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STEVE DESHAZO: Ugly victories are still good to wins-starved Terrapins

COLLEGE PARK, Md.—Aside from the result, there couldn’t have been a more marked difference in the mood at Byrd Stadium after Maryland’s 2012 opener compared to 2011’s début.

A year ago, wearing gaudy new uniforms, the Terrapins beat one of nation’s most-storied programs, Miami, on national television. Optimism was high, and new coach Randy Edsall didn’t seem inclined to suppress it. But Maryland proceeded to lose 10 of its final 11 games, and Edsall’s approval rating, even among alumni, was lower than Barack Obama’s at a Clint Eastwood dinner party.

Fast forward 362 days, and the mood was a bit more subdued after Maryland’s come-from-behind 7–6 squeaker over William & Mary, a Football Championship Subdivision program coming off a 5–6 season.

The dominant emotion, according to senior receiver Kevin Dorsey, was “relief.”

“It’s basically a monkey-off-your-back-type feeling,” senior linebacker Demetrious Hartsfield said. “We like the feeling of winning again.”

No one is envisioning bowl scenarios, as they did last Labor Day night. If anything, Saturday’s result only ensured Maryland won’t go winless. The Terps committed four turnovers and three pass-interference penalties (all on Stafford graduate Dexter McDougle), and needed to cobble together a fourth-quarter touchdown drive to avoid an appearance in the early blocks of the highlight shows.

In fact, if Dorsey hadn’t slipped a tackle attempt by Massaponax graduate DeAndre Houston–Carson on a key third-down catch; if freshman Nathan Renfro hadn’t pinned the Tribe on its 2 with a 60-yard fourth-quarter punt; and if William & Mary’s only penalty of the game hadn’t stalled a potential go-ahead drive; the mood might have been decidedly different.

But these Terps aren’t going to reject any victory, even an unaesthetic one.

“It’s absolutely huge,” Dorsey said. “We’ve got a lot to clean up offensively, but we’re 1–0. By the end of the season, no one will remember the score of the first game.”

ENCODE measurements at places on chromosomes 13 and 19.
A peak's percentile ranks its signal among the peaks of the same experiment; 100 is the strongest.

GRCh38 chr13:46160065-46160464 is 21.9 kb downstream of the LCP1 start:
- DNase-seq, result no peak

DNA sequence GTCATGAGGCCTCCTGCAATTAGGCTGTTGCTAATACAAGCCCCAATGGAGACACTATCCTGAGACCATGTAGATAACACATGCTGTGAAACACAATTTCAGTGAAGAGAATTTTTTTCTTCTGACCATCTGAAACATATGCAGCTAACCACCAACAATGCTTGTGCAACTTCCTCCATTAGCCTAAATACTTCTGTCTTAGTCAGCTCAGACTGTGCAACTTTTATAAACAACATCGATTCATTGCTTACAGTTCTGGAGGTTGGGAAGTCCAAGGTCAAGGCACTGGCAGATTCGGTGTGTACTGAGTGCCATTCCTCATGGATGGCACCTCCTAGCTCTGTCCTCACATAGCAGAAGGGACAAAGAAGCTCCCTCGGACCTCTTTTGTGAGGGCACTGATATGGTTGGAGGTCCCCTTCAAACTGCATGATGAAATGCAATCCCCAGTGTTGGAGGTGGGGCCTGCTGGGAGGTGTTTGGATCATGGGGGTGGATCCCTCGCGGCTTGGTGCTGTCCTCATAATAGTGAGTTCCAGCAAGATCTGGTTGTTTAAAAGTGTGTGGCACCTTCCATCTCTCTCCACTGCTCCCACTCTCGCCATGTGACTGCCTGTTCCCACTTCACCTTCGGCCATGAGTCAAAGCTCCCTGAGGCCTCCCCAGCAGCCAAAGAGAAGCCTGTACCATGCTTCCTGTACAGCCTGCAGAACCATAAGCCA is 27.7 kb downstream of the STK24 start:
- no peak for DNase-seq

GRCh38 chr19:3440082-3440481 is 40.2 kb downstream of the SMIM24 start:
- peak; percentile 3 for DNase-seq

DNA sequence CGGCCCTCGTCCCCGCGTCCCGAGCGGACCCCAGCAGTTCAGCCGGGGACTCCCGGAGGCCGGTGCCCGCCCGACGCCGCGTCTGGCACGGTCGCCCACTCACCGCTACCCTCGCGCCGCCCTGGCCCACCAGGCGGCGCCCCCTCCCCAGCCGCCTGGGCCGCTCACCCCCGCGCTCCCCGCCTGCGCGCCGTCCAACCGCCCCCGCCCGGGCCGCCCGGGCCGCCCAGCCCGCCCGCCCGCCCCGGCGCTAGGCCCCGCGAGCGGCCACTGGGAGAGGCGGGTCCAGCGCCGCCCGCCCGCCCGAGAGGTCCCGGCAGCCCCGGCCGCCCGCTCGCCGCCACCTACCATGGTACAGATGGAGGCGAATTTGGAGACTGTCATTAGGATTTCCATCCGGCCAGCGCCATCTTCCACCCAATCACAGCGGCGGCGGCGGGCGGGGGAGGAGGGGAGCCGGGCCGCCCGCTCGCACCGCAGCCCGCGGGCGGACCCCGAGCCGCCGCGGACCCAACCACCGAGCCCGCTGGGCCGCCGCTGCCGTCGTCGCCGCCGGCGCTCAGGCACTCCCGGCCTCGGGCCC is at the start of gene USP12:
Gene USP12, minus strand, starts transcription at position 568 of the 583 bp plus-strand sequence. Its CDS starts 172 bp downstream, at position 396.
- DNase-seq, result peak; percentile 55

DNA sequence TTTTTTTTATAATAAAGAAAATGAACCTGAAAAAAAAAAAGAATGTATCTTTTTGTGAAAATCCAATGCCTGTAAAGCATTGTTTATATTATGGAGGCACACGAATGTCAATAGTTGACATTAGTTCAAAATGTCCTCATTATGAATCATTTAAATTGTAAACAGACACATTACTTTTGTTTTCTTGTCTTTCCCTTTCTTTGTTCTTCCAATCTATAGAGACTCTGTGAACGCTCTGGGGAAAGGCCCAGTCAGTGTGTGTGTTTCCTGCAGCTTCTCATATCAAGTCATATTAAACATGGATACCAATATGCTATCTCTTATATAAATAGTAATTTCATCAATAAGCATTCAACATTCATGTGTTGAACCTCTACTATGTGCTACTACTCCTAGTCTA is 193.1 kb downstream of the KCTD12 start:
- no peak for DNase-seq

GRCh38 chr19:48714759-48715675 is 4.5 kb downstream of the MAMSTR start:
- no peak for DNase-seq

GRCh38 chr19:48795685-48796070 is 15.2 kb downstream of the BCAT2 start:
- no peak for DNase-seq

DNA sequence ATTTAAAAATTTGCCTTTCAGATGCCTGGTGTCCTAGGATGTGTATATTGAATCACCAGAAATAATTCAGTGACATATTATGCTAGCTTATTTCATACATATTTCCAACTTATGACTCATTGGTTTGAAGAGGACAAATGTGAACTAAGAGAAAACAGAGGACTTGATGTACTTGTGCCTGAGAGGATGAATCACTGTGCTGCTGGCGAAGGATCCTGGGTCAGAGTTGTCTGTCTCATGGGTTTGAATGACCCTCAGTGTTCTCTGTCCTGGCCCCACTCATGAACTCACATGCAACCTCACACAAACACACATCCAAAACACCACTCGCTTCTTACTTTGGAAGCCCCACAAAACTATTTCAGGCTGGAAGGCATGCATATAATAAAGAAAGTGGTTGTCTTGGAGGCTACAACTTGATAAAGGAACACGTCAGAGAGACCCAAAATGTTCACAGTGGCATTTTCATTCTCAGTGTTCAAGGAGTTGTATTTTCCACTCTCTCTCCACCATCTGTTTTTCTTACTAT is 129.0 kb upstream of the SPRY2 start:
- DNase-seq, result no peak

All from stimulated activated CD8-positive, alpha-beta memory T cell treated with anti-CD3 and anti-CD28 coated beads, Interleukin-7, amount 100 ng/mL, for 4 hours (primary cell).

Well, they might—if the Terps don’t win again. But Edsall is convinced that true freshman quarterback Perry Hills will learn from his trial by fire. Facing a litany of blitzes from the Tribe’s aggressive defense, he threw three interceptions. But teammates said Hills never lost his poise, and he went 3 for 4 on Maryland’s game-winning 10-play, 69-yard drive.

Edsall doesn’t think McDougle will suffer through another day as bad as Saturday, when he drew three flags (two of them questionable) and was beaten several times, including once when the Tribe’s Raphael Ortiz barely overthrew a wide-open Ryan Moody in the game’s final minutes.

Said McDougle: “I never got my head down, and the defense stepped up and won the game.”

And Edsall plans to integrate true freshman Stefon Diggs into his offense more and more as the season progresses.

Diggs, a five-star recruit, caught three passes for 30 yards and returned three punts for 50 yards, and each time he touched the ball, there was an electric feel in the stadium that Torrey Smith and Darrius Heyward–Bey never produced.

Edsall insists this young team will get better—unlike last year, when things fell apart quickly. In fact, he said, “I think this kind of game is better for us than a blowout. You learn more about yourselves in a game like this than if you have a blowout.”

Winning blowouts should be the least of Edsall’s concerns. Getting win No. 2 will be challenge enough.

“It’s two totally different situations,” senior guard Bennett Fulper said, comparing week one moods of the past two seasons. “With this one, every week we know we have to work to get better. It’s totally different from last year.”

Steve DeShazo: 540/374-5443

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